1,000 hours outside

Happy New Year!

I sat down to catch up on emails on 1st Jan, and in among the junk there were a few gems. One link in particular, in the monthly email update from Wild Christian (part of A Rocha UK – highly recommend – you can find out more and sign up here), caught my eye. In amongst a list of suggestions…

Nurture connections offline. A digital detox at any age can help us pause, reduce stress and improve focus and sleep quality.  Purposefully explore technology-free times or areas of the house, switch to ‘airplane mode’ for the first hour in the morning and the last hour at night, reach for your Bible over your device(s) and write a list of outdoor things that you enjoy. Try ‘1000 hours outside’ to help re-wild your daily life and find a more harmonious balance.”

I clicked through, and found this brilliant website: 1,000 hours outside. It’s a bit advert heavy, but they are offering some pretty good content for free so I was prepared to put up with it. The point of the site is right there in the name – aspiring to spend 1,000 hours outside over the course of the year. It is aimed at children/parents, but it strikes me that this could be an ambitious and healthy aim for anyone.

A quick bit of mental maths told me that 1,000 hours outside in 2022 would mean around 3 hours per day (it is actually slightly less than 3 per day, but in that ball park). We are a pretty outdoors kind of family, but I don’t think we normally hit 3 hours outside each day… Feels a bit daunting in the middle of winter! But I love the ambition, and the more I read the more I think they are on to something.

Why 1,000 hours? The website (which clearly has a USA context, but probably not too wide of the mark for UK) claims that the average American child spends an average of 5-7 minutes per day in free play outside (only about 43 hours over a whole year), but around 1,200 hours per year watching screens (over 3 hours per day). Wow. Refreshingly they don’t just take pot shots at screen time, but instead aim to match time spent on screens with time outside. I’m in! And I love how Wild Christian are selling this as a way to nurture connections offline.

Is this anything more than a hippy idea about just being outside more? Much more. Sarah Wilson in her book This one wild and precious life (on our Links and recommendations page) talks about disconnection – which she identifies as being the main source of dis-ease in our world today, and at the heart of the climate crisis. Disconnection from others because we are constantly connected by technology, but only at a superficial level. Disconnected from nature by our walls, supermarket shopping, and neatly efficient lives of concrete and plastic. And even disconnected from ourselves – distracted to death. (I would add disconnected from God – the source of life and love and wholeness: shalom). This lack of deep connection hurts us in all kinds of ways – eating away at our humanity – and leads directly to a lack of care for nature and others. Just being outside – putting hands in the soil, breathing deeply, noticing and learning to treasure the everyday beauty and wonder all around – this is where care for creation, and a deeper and fuller humanity, begins. Mary Oliver puts it brilliantly:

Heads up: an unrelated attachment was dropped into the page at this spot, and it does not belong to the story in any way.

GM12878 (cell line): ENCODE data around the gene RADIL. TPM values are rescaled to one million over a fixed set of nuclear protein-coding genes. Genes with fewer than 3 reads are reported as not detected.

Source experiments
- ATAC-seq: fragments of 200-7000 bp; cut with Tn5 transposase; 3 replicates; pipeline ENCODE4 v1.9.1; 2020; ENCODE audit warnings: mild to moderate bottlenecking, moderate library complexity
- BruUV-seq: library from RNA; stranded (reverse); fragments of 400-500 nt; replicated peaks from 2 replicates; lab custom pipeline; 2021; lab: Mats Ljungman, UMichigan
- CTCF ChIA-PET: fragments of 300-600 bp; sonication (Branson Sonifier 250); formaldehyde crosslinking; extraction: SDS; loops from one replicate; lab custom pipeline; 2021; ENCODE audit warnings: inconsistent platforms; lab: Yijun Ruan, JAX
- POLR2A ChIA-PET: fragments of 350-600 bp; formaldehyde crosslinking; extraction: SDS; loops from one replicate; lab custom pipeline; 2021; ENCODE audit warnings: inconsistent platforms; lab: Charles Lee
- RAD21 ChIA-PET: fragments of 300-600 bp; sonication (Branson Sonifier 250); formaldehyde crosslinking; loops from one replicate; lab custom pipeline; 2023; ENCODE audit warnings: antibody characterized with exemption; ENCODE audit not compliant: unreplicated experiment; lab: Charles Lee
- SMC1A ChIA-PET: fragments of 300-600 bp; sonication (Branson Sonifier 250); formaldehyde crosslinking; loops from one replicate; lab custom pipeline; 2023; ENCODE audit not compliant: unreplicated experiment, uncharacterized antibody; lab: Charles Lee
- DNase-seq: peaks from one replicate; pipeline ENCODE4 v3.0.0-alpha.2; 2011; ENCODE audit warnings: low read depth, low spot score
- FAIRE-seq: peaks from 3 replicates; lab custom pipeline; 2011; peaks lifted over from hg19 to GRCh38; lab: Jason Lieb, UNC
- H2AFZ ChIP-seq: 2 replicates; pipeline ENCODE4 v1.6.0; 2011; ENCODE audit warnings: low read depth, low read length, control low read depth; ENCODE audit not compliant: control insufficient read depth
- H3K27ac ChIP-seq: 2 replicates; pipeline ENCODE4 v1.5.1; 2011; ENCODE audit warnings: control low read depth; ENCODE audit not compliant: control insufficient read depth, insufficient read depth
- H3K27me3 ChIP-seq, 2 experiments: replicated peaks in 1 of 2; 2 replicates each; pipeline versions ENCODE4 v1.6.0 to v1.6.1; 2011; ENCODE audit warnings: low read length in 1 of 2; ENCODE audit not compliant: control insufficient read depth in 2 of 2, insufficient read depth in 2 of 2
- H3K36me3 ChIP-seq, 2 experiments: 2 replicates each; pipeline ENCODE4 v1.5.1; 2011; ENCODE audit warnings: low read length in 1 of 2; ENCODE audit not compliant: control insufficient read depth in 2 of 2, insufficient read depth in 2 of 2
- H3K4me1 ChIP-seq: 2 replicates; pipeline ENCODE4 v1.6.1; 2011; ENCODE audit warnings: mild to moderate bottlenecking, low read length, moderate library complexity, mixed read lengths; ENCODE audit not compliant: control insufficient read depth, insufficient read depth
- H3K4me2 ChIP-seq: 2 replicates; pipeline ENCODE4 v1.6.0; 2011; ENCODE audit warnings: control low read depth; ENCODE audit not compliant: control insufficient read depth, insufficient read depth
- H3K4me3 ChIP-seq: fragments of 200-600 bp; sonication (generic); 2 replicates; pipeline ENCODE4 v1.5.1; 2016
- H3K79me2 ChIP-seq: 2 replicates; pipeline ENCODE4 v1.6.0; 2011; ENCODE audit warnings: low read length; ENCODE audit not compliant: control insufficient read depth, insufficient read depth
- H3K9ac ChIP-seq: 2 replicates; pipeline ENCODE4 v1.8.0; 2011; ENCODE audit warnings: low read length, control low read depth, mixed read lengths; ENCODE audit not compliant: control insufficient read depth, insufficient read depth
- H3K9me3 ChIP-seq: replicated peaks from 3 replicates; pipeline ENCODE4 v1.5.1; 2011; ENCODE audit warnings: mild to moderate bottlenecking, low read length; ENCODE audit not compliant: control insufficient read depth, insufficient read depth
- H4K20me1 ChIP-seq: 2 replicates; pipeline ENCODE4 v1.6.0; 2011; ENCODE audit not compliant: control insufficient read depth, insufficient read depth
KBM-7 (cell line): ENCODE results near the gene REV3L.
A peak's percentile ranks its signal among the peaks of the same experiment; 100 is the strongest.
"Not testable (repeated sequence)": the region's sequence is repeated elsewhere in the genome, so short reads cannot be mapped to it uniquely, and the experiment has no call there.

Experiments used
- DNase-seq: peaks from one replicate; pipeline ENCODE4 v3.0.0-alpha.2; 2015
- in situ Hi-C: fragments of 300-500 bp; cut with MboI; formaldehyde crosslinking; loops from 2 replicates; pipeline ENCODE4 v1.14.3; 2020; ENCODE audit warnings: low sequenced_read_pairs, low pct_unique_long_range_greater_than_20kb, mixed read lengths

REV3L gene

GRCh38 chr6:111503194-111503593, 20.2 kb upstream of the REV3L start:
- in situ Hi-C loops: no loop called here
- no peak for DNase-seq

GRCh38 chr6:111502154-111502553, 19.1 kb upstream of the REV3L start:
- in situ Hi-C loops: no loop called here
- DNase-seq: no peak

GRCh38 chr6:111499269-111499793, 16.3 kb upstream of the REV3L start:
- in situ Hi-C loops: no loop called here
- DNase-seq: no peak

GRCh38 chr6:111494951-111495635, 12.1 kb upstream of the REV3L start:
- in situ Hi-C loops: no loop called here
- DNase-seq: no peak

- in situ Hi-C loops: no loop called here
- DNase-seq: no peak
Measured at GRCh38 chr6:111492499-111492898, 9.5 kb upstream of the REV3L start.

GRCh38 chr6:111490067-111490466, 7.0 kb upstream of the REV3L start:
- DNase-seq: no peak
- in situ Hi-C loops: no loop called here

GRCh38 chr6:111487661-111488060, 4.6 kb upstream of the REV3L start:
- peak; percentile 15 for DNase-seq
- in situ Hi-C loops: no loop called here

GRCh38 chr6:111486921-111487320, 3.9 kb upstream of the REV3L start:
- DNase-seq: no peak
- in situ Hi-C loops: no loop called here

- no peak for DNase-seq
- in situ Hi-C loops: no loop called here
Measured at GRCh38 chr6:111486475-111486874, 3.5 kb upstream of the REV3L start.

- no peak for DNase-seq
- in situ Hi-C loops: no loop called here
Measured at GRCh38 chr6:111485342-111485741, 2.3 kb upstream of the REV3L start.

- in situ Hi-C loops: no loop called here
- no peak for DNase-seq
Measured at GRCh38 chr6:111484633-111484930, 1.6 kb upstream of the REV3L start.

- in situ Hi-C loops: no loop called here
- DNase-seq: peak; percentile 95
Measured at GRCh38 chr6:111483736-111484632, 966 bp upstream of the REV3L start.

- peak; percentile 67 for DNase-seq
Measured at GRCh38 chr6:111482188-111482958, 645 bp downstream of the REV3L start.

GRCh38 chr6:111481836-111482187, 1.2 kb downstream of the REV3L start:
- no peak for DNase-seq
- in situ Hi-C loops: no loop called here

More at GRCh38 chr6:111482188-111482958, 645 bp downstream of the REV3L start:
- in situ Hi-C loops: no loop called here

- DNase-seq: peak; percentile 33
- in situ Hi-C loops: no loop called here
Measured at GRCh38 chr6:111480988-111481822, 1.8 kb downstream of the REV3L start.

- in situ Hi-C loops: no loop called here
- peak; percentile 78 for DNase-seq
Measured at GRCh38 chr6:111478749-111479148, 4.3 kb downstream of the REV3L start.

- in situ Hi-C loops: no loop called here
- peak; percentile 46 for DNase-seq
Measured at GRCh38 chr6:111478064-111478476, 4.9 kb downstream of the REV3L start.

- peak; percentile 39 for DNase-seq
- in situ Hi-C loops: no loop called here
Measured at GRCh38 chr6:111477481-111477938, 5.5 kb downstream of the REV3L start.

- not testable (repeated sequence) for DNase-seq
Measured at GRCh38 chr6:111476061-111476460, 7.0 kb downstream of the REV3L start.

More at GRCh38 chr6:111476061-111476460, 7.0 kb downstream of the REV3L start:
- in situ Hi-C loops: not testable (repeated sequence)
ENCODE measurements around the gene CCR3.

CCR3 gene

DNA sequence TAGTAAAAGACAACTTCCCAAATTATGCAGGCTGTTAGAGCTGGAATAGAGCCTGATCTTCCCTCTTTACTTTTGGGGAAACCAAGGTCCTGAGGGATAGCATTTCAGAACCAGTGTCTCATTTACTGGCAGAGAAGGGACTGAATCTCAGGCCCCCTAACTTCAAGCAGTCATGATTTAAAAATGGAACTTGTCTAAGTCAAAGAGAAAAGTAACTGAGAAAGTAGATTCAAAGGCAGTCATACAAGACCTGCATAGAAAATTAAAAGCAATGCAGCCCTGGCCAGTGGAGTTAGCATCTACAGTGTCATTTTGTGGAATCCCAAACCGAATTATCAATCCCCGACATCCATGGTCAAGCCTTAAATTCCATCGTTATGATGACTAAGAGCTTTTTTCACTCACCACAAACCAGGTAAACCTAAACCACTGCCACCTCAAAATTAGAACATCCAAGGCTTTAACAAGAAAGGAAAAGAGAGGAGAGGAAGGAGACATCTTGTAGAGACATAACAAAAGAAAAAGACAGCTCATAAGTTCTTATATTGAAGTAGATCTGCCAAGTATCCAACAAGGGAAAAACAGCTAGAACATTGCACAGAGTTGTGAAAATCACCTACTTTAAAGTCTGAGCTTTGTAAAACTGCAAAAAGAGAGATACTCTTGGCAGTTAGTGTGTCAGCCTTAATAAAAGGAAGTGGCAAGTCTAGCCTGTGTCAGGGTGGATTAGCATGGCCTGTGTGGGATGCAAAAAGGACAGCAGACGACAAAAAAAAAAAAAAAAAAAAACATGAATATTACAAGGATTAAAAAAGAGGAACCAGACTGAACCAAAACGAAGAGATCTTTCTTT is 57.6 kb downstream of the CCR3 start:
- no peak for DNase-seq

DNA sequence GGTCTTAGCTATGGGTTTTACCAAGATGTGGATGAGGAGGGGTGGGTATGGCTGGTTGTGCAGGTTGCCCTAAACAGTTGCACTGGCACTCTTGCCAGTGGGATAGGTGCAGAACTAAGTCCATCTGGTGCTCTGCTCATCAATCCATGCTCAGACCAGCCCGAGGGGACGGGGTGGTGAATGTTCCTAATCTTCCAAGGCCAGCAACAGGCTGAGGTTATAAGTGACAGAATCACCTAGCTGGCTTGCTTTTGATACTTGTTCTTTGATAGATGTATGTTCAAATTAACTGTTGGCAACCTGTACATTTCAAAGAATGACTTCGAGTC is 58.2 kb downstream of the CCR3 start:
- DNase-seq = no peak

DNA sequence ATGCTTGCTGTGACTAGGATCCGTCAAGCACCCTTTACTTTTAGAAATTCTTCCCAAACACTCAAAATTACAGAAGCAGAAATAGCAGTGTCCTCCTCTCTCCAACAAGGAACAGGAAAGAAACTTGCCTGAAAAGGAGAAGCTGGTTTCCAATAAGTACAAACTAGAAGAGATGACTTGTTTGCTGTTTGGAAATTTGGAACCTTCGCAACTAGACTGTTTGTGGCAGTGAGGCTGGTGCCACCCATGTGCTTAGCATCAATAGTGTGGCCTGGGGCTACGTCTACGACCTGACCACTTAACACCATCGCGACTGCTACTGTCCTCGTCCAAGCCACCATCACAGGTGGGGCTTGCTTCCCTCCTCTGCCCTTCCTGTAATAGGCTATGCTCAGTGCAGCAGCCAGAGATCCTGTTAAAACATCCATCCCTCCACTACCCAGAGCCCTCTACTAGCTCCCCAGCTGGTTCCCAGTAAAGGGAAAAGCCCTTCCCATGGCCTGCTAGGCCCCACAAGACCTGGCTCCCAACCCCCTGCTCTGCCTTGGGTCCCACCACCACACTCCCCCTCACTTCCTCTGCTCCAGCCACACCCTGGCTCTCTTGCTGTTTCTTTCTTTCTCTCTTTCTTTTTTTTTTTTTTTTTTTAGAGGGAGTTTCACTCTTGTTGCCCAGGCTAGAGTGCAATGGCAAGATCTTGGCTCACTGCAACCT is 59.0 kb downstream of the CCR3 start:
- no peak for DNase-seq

Give them the fields and the woods and the possibility of the world salvaged from the lords of profit. Stand them in the stream, head them upstream, rejoice as they learn to love this green space they live in, its sticks and leaves and then the silent, beautiful blossoms.

Attention is the beginning of devotion.

Upstream – Mary Oliver

So though ‘1,000 hours outside’ might sound gimmicky, and though I normally veer away from any sort of New Years resolutions, I think we will give this a go. I’ve printed out a couple of progress tracker sheets from the 1,000 hours website – you colour in one block for each hour spent outside. The first is just for the first 100 hours (achievable!), and the second is for the full 1,000. Will let you know how it works out! We’ve already made a pretty good start I reckon – 7 hours in 3 days (not quite on track, but wait for those long summer days!).

Finally, if you haven’t spotted it yet then don’t forget Veganuary. I’ve been vegan for 3 years now, and love it. Whether you are already working towards a more plant based diet, or reckon yourself to be a blood red carnivore (!), this is a great chance to have a go with plant based food. There are LOADS of resources to help you out the Veganuary website, and I will be blogging on vegan food in the next few weeks… For now, to inspire you, here is what I rustled up for our vegan Christmas dinner – including Yorkshire puddings (recipe here), ‘no pigs in blankets’ (thanks Aldi), and a cracking nut roast (from a packet, not fresh – vegan doesn’t have to mean super complicated!). Bam.

Published by oikoslife

I am married, father of 2 young children (2014 and 2017), pioneering priest in the Church of England, surfer, climate activist and much more. Born in Yorkshire, and currently living on the Yorkshire Coast. Doing my best to live in good connection with God, self, neighbour and creation - working it out as I go.

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